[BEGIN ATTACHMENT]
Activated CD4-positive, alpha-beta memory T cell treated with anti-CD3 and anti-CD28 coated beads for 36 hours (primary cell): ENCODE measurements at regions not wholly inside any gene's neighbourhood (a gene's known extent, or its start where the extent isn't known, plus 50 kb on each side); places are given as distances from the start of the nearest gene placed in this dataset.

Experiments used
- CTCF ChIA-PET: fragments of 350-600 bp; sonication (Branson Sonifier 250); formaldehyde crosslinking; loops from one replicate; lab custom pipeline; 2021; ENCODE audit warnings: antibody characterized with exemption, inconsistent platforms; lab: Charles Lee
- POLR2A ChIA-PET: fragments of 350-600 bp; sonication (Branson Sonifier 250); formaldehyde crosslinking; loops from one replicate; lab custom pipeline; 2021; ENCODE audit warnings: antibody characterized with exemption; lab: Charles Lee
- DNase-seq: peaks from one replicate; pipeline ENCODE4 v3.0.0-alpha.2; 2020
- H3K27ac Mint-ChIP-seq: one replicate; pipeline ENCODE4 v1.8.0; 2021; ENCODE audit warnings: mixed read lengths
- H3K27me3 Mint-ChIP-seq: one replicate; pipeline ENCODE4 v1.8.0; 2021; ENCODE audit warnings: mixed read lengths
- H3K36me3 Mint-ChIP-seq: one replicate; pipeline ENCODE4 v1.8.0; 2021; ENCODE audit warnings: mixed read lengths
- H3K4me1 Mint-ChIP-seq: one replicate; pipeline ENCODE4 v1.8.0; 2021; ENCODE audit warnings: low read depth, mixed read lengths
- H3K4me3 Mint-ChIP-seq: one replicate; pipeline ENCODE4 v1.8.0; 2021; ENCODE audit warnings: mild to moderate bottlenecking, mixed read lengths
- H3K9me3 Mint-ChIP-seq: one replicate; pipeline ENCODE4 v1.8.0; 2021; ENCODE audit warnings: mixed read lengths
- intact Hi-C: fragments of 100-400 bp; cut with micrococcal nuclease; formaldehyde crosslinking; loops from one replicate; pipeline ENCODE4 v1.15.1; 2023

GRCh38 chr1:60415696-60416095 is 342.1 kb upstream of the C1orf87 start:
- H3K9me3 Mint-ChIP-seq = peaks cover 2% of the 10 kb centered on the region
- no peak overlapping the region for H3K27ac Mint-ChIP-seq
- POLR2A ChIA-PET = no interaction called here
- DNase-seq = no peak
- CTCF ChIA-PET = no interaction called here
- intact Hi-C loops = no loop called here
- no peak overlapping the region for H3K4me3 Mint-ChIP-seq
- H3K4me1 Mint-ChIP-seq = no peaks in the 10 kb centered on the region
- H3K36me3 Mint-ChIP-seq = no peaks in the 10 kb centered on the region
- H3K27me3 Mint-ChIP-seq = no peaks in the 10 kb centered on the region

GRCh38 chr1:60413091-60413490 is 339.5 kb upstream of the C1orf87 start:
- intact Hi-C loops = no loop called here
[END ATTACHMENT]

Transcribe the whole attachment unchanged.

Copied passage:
Activated CD4-positive, alpha-beta memory T cell treated with anti-CD3 and anti-CD28 coated beads for 36 hours (primary cell): ENCODE measurements at regions not wholly inside any gene's neighbourhood (a gene's known extent, or its start where the extent isn't known, plus 50 kb on each side); places are given as distances from the start of the nearest gene placed in this dataset.

Experiments used
- CTCF ChIA-PET: fragments of 350-600 bp; sonication (Branson Sonifier 250); formaldehyde crosslinking; loops from one replicate; lab custom pipeline; 2021; ENCODE audit warnings: antibody characterized with exemption, inconsistent platforms; lab: Charles Lee
- POLR2A ChIA-PET: fragments of 350-600 bp; sonication (Branson Sonifier 250); formaldehyde crosslinking; loops from one replicate; lab custom pipeline; 2021; ENCODE audit warnings: antibody characterized with exemption; lab: Charles Lee
- DNase-seq: peaks from one replicate; pipeline ENCODE4 v3.0.0-alpha.2; 2020
- H3K27ac Mint-ChIP-seq: one replicate; pipeline ENCODE4 v1.8.0; 2021; ENCODE audit warnings: mixed read lengths
- H3K27me3 Mint-ChIP-seq: one replicate; pipeline ENCODE4 v1.8.0; 2021; ENCODE audit warnings: mixed read lengths
- H3K36me3 Mint-ChIP-seq: one replicate; pipeline ENCODE4 v1.8.0; 2021; ENCODE audit warnings: mixed read lengths
- H3K4me1 Mint-ChIP-seq: one replicate; pipeline ENCODE4 v1.8.0; 2021; ENCODE audit warnings: low read depth, mixed read lengths
- H3K4me3 Mint-ChIP-seq: one replicate; pipeline ENCODE4 v1.8.0; 2021; ENCODE audit warnings: mild to moderate bottlenecking, mixed read lengths
- H3K9me3 Mint-ChIP-seq: one replicate; pipeline ENCODE4 v1.8.0; 2021; ENCODE audit warnings: mixed read lengths
- intact Hi-C: fragments of 100-400 bp; cut with micrococcal nuclease; formaldehyde crosslinking; loops from one replicate; pipeline ENCODE4 v1.15.1; 2023

GRCh38 chr1:60415696-60416095 is 342.1 kb upstream of the C1orf87 start:
- H3K9me3 Mint-ChIP-seq = peaks cover 2% of the 10 kb centered on the region
- no peak overlapping the region for H3K27ac Mint-ChIP-seq
- POLR2A ChIA-PET = no interaction called here
- DNase-seq = no peak
- CTCF ChIA-PET = no interaction called here
- intact Hi-C loops = no loop called here
- no peak overlapping the region for H3K4me3 Mint-ChIP-seq
- H3K4me1 Mint-ChIP-seq = no peaks in the 10 kb centered on the region
- H3K36me3 Mint-ChIP-seq = no peaks in the 10 kb centered on the region
- H3K27me3 Mint-ChIP-seq = no peaks in the 10 kb centered on the region

GRCh38 chr1:60413091-60413490 is 339.5 kb upstream of the C1orf87 start:
- intact Hi-C loops = no loop called here